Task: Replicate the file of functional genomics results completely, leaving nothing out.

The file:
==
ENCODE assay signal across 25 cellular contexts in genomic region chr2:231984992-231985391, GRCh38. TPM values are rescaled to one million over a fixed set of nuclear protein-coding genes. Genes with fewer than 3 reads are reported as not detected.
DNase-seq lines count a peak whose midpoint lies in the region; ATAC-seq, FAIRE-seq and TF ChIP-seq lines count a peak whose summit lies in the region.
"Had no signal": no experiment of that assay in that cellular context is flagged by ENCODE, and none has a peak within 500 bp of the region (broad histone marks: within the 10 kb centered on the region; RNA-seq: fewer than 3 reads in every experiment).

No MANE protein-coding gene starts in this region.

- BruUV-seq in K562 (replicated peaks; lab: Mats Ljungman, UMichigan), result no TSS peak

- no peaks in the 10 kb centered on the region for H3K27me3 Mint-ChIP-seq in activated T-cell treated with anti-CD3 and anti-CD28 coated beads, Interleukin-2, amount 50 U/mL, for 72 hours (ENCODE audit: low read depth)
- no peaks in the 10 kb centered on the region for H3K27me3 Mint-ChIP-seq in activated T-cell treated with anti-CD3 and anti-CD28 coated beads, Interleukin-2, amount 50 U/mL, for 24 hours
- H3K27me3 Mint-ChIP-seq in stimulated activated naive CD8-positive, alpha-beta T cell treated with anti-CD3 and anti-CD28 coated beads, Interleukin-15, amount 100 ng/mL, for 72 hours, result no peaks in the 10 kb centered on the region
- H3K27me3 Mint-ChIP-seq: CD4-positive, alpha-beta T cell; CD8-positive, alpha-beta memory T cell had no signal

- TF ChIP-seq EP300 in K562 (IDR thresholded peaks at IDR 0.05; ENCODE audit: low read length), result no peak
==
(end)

ENCODE assay signal across 25 cellular contexts in genomic region chr2:231984992-231985391, GRCh38. TPM values are rescaled to one million over a fixed set of nuclear protein-coding genes. Genes with fewer than 3 reads are reported as not detected.
DNase-seq lines count a peak whose midpoint lies in the region; ATAC-seq, FAIRE-seq and TF ChIP-seq lines count a peak whose summit lies in the region.
"Had no signal": no experiment of that assay in that cellular context is flagged by ENCODE, and none has a peak within 500 bp of the region (broad histone marks: within the 10 kb centered on the region; RNA-seq: fewer than 3 reads in every experiment).

No MANE protein-coding gene starts in this region.

- BruUV-seq in K562 (replicated peaks; lab: Mats Ljungman, UMichigan), result no TSS peak

- no peaks in the 10 kb centered on the region for H3K27me3 Mint-ChIP-seq in activated T-cell treated with anti-CD3 and anti-CD28 coated beads, Interleukin-2, amount 50 U/mL, for 72 hours (ENCODE audit: low read depth)
- no peaks in the 10 kb centered on the region for H3K27me3 Mint-ChIP-seq in activated T-cell treated with anti-CD3 and anti-CD28 coated beads, Interleukin-2, amount 50 U/mL, for 24 hours
- H3K27me3 Mint-ChIP-seq in stimulated activated naive CD8-positive, alpha-beta T cell treated with anti-CD3 and anti-CD28 coated beads, Interleukin-15, amount 100 ng/mL, for 72 hours, result no peaks in the 10 kb centered on the region
- H3K27me3 Mint-ChIP-seq: CD4-positive, alpha-beta T cell; CD8-positive, alpha-beta memory T cell had no signal

- TF ChIP-seq EP300 in K562 (IDR thresholded peaks at IDR 0.05; ENCODE audit: low read length), result no peak